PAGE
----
Don’t expect any terrific thoughts or profound pontification for this post. I’m just dancing away at The Airstrip on Lesbos for a bit of stress relief. Today was a long, hard endurance trek as I attended to my mother’s needs while she had some out-patient surgery. As events unfolded they became worse than expected so everyone’s stress increased proportionately. Fortunately, she wasn’t at the local hospital where the incompetence is usually so high that I’m often the one to change her dressings, fetch and empty bed pans, and provide meals. We merely had to deal with bad news following bad news all followed by more bad news until a solution was found.
At various points during the day I did wonder how my SL wife was doing (Finals week at her Uni), why Friendly’s restaurants are closing left and right (I was gonna get a treat there at lunch), and if folks might consider designing doctor offices in Second Life so they could see if the @#$%^ doors were conveniently situated for wheelchair access. Mom’s new wheelchair, while expertly pushed by me today, managed to get almost as many scrapes as I did trying to maneuver through what amounted to an obstacle course. You’d think medical facilities would be more friendly to the differently-abled. The vestibule at one place was barely able to accommodate just the chair, let alone the chair and me. I had to hold open one door with my leg while opening the next and push mom along just to get into the building.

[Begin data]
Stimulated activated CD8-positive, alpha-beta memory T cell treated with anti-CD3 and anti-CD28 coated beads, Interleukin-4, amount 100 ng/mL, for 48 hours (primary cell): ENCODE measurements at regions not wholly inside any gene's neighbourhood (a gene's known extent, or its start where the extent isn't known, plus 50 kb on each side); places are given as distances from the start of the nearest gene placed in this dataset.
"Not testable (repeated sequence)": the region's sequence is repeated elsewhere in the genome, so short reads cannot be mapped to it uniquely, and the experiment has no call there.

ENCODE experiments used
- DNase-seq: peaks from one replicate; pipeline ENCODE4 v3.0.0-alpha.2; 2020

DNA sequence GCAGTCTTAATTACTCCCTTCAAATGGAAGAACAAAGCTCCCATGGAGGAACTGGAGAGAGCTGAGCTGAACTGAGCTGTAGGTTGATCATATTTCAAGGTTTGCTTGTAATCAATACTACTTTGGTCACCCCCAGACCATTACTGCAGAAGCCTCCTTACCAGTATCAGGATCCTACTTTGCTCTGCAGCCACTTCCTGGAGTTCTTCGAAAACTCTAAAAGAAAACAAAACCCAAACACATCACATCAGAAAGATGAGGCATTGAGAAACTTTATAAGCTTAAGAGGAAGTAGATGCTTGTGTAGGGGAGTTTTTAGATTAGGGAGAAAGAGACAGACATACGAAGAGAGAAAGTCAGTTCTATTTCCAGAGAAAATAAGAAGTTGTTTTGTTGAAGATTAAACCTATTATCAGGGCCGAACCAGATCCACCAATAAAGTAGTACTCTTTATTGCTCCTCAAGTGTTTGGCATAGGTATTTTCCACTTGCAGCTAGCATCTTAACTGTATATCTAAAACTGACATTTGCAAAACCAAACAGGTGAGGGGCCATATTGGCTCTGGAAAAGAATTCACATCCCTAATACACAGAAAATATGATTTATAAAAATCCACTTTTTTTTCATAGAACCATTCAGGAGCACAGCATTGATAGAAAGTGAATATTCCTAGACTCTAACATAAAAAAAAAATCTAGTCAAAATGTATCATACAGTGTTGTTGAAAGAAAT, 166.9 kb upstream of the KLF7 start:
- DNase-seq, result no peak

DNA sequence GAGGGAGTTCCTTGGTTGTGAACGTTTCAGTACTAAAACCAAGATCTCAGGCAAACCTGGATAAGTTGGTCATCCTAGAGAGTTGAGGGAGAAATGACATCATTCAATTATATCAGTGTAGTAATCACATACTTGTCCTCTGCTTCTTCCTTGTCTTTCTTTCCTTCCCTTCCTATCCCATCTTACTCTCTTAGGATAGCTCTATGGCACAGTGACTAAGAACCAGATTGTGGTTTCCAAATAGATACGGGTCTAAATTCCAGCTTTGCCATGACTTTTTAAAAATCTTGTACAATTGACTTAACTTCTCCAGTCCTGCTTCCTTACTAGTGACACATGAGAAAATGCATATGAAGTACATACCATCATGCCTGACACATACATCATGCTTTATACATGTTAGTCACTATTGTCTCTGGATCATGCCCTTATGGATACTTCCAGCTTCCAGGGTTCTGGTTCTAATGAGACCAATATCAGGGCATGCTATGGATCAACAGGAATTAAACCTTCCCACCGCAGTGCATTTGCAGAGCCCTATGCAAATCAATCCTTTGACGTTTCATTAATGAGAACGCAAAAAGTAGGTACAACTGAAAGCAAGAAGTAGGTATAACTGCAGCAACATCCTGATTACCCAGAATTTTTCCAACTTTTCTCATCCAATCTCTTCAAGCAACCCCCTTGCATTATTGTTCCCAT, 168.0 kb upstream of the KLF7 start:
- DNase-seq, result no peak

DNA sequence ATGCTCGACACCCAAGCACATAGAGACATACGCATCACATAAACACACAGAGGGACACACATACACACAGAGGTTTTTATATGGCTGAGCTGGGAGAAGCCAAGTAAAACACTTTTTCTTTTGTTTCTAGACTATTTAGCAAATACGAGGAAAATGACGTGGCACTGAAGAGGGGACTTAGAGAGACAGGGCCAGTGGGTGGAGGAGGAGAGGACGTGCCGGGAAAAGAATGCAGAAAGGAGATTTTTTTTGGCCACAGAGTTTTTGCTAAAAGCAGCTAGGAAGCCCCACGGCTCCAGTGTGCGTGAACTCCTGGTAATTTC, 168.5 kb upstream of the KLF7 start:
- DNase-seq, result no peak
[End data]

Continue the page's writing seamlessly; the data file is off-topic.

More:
And that makes me think that everyone should check out the Resource Center at the Cape Able Art Gallery (SLurl) and Virtual Ability Island (SLurl) in Second Life. If more people did then perhaps more places in Real Life would try to accommodate the differently-abled, people chronic illnesses, and psychological challenges.